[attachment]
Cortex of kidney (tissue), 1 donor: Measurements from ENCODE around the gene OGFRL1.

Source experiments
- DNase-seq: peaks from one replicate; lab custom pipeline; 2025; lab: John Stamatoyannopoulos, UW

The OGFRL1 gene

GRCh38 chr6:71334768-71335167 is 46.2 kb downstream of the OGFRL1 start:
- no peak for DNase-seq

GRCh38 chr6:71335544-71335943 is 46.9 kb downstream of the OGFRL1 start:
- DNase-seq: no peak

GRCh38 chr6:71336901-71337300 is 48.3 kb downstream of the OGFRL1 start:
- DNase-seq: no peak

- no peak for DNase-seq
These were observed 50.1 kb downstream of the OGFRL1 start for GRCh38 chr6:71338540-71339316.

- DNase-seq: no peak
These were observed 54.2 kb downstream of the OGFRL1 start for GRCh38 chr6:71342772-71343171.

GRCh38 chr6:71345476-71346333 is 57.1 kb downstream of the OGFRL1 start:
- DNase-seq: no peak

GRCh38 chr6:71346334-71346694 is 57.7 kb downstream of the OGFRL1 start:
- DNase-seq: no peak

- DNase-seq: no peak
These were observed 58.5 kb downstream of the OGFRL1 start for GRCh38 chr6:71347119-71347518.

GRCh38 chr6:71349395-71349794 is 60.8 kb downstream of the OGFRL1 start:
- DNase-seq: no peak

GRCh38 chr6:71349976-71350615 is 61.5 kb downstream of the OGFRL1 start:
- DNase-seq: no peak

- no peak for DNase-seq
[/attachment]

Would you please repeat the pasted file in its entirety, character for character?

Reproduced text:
Cortex of kidney (tissue), 1 donor: Measurements from ENCODE around the gene OGFRL1.

Source experiments
- DNase-seq: peaks from one replicate; lab custom pipeline; 2025; lab: John Stamatoyannopoulos, UW

The OGFRL1 gene

GRCh38 chr6:71334768-71335167 is 46.2 kb downstream of the OGFRL1 start:
- no peak for DNase-seq

GRCh38 chr6:71335544-71335943 is 46.9 kb downstream of the OGFRL1 start:
- DNase-seq: no peak

GRCh38 chr6:71336901-71337300 is 48.3 kb downstream of the OGFRL1 start:
- DNase-seq: no peak

- no peak for DNase-seq
These were observed 50.1 kb downstream of the OGFRL1 start for GRCh38 chr6:71338540-71339316.

- DNase-seq: no peak
These were observed 54.2 kb downstream of the OGFRL1 start for GRCh38 chr6:71342772-71343171.

GRCh38 chr6:71345476-71346333 is 57.1 kb downstream of the OGFRL1 start:
- DNase-seq: no peak

GRCh38 chr6:71346334-71346694 is 57.7 kb downstream of the OGFRL1 start:
- DNase-seq: no peak

- DNase-seq: no peak
These were observed 58.5 kb downstream of the OGFRL1 start for GRCh38 chr6:71347119-71347518.

GRCh38 chr6:71349395-71349794 is 60.8 kb downstream of the OGFRL1 start:
- DNase-seq: no peak

GRCh38 chr6:71349976-71350615 is 61.5 kb downstream of the OGFRL1 start:
- DNase-seq: no peak

- no peak for DNase-seq